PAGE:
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I really enjoyed this next chapter in the lives of the Belles. With some of her sisters missing, Princess Charlotte dying, and evil Princess Sophia preparing to ascend the throne, Camille and her guard Rémy must work to set all to rights in Orléans. Nothing is as it seems as Edel and Camille muster up strong powers and join forces with a group of powerful women to try to free the Belles, save Charlotte, and stop Sophia. Thanks to the publisher and NetGalley for allowing me to be an early reader in exchange for my honest review.
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I felt like the rising action took so long that the end felt a little rushed, but I still love the sumptuous language and compelling MC. Thank goodness less of a love triangle. I’m looking forward to more work from Clayton.
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Was this book even written by the same author? What a mess. Character development is all over the place. Subtlety goes out the window. Insta-love. This feels like two books crammed into one. Will there be a sequel or is the series wrapped up? I have no idea. This book is overloaded. What happened?
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<i>The Belles</i> took me completely by surprise. It was filled with lush descriptions, political intrigues and an entirely brand new world that was unlike anything else I've ever read. However, <i>The Everlasting Rose</i> paled in comparison. Nothing really happened in this second installment. I was waiting for the action to happen, for Camille to break down barriers with the Iron Ladies, or for something to happen at all.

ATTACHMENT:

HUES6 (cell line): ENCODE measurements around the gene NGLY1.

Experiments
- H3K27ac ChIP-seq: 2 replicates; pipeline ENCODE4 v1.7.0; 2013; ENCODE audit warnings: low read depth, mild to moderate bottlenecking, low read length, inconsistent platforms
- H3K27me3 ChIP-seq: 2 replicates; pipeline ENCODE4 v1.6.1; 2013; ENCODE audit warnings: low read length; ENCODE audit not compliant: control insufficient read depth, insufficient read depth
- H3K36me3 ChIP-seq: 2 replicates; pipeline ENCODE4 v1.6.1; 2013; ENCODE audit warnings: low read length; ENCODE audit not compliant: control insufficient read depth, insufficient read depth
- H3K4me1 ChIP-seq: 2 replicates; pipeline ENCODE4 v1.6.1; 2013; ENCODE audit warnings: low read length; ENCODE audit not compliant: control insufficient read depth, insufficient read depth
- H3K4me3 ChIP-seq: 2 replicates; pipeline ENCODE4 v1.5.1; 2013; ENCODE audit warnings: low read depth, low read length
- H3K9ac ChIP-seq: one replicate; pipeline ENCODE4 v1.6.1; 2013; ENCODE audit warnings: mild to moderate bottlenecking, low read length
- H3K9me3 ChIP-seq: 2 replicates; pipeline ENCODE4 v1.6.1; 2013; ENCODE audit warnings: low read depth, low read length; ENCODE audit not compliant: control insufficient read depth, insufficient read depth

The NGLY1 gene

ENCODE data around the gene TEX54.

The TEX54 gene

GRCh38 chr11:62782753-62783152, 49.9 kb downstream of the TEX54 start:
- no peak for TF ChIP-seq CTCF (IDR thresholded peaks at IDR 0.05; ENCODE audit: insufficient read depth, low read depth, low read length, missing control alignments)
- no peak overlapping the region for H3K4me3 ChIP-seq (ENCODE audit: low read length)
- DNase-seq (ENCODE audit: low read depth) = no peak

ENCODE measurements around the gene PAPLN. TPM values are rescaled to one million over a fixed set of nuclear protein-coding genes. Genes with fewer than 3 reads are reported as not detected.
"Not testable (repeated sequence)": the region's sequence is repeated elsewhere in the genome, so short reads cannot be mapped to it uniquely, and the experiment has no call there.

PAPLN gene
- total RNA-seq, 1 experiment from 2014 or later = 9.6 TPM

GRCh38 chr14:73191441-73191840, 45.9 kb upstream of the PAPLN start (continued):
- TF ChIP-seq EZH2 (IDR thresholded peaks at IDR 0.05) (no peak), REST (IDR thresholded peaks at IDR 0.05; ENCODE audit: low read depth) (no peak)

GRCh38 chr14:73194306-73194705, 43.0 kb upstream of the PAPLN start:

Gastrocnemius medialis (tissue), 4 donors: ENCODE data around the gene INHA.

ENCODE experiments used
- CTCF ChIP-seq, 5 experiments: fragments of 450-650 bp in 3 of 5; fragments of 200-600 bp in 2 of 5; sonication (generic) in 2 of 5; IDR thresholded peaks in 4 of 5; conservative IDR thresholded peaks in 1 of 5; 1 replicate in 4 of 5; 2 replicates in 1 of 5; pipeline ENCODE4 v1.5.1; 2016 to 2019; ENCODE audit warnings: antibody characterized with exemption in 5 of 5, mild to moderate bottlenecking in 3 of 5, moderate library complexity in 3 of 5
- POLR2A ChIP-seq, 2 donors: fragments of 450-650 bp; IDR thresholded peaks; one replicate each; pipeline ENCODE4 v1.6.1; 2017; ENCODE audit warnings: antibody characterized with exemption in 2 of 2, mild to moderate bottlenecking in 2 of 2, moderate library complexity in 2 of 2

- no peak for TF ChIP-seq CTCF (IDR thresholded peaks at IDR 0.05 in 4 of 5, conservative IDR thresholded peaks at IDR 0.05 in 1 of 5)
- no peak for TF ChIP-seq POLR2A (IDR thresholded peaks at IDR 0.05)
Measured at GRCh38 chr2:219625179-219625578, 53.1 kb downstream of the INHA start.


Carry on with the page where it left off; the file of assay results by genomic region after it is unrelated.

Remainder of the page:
So, <i>The Everlasting Rose</i> happens directly after the events of the first book. Camille, Edel and and Amber are on the run with Remy as they try to escape the wrath of the newly elected Queen Sophia. Of course, hinted at in the first book, Sophia becomes obsessed with monitoring and assuring that a certain beauty standard is met. She is also invested in mass producing belles, who can bought and sold to the highest bidder to maintain these rigorous system. 

Camille's story mostly revolves around evading capture, trying to find Princess Charlotte and rescuing her sisters. A majority of the book is spent as Camille, Edel and Remy move around the city to avoid Queen Sophia's guards and find someone, who will help them. Unfortunately, this is not very interesting, and the introduction of the Iron Ladies comes towards the end of the book. It was lackluster and the structure of the book separated our main character from the main action. Furthermore, I felt like Camille, despite seeing Sophia's cruelty, was apathetic and more obsessed with rescuing her sisters than the greater good.